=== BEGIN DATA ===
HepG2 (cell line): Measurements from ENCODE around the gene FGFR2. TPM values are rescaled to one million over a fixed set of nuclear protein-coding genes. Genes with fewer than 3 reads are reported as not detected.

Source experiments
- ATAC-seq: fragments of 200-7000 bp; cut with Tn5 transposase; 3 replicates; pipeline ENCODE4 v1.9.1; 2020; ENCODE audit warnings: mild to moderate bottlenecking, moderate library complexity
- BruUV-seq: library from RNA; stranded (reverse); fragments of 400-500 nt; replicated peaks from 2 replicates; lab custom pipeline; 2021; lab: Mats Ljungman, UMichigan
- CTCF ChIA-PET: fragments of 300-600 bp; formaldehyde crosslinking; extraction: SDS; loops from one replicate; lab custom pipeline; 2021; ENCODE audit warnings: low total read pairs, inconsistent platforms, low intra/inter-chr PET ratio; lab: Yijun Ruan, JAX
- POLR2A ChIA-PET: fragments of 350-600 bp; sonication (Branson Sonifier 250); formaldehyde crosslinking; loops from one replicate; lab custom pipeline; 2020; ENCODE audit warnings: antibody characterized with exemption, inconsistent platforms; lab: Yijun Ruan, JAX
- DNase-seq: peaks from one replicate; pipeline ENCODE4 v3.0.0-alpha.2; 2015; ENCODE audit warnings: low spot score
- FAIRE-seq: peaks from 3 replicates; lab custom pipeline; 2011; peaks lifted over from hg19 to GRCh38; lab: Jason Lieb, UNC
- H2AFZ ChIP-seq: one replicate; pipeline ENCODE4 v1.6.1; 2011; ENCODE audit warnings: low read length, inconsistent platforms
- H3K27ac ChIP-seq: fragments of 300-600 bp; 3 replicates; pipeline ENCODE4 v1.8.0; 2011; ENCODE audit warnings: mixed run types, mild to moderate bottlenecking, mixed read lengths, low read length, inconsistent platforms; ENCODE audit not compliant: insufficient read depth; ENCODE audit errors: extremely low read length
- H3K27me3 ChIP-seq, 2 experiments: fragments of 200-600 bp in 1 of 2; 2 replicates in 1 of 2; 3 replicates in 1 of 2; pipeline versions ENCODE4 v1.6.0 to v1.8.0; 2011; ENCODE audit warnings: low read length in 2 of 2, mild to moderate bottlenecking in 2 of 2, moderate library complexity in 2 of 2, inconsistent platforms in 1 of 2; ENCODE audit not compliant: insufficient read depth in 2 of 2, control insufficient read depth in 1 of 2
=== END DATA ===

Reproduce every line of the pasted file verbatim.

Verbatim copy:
HepG2 (cell line): Measurements from ENCODE around the gene FGFR2. TPM values are rescaled to one million over a fixed set of nuclear protein-coding genes. Genes with fewer than 3 reads are reported as not detected.

Source experiments
- ATAC-seq: fragments of 200-7000 bp; cut with Tn5 transposase; 3 replicates; pipeline ENCODE4 v1.9.1; 2020; ENCODE audit warnings: mild to moderate bottlenecking, moderate library complexity
- BruUV-seq: library from RNA; stranded (reverse); fragments of 400-500 nt; replicated peaks from 2 replicates; lab custom pipeline; 2021; lab: Mats Ljungman, UMichigan
- CTCF ChIA-PET: fragments of 300-600 bp; formaldehyde crosslinking; extraction: SDS; loops from one replicate; lab custom pipeline; 2021; ENCODE audit warnings: low total read pairs, inconsistent platforms, low intra/inter-chr PET ratio; lab: Yijun Ruan, JAX
- POLR2A ChIA-PET: fragments of 350-600 bp; sonication (Branson Sonifier 250); formaldehyde crosslinking; loops from one replicate; lab custom pipeline; 2020; ENCODE audit warnings: antibody characterized with exemption, inconsistent platforms; lab: Yijun Ruan, JAX
- DNase-seq: peaks from one replicate; pipeline ENCODE4 v3.0.0-alpha.2; 2015; ENCODE audit warnings: low spot score
- FAIRE-seq: peaks from 3 replicates; lab custom pipeline; 2011; peaks lifted over from hg19 to GRCh38; lab: Jason Lieb, UNC
- H2AFZ ChIP-seq: one replicate; pipeline ENCODE4 v1.6.1; 2011; ENCODE audit warnings: low read length, inconsistent platforms
- H3K27ac ChIP-seq: fragments of 300-600 bp; 3 replicates; pipeline ENCODE4 v1.8.0; 2011; ENCODE audit warnings: mixed run types, mild to moderate bottlenecking, mixed read lengths, low read length, inconsistent platforms; ENCODE audit not compliant: insufficient read depth; ENCODE audit errors: extremely low read length
- H3K27me3 ChIP-seq, 2 experiments: fragments of 200-600 bp in 1 of 2; 2 replicates in 1 of 2; 3 replicates in 1 of 2; pipeline versions ENCODE4 v1.6.0 to v1.8.0; 2011; ENCODE audit warnings: low read length in 2 of 2, mild to moderate bottlenecking in 2 of 2, moderate library complexity in 2 of 2, inconsistent platforms in 1 of 2; ENCODE audit not compliant: insufficient read depth in 2 of 2, control insufficient read depth in 1 of 2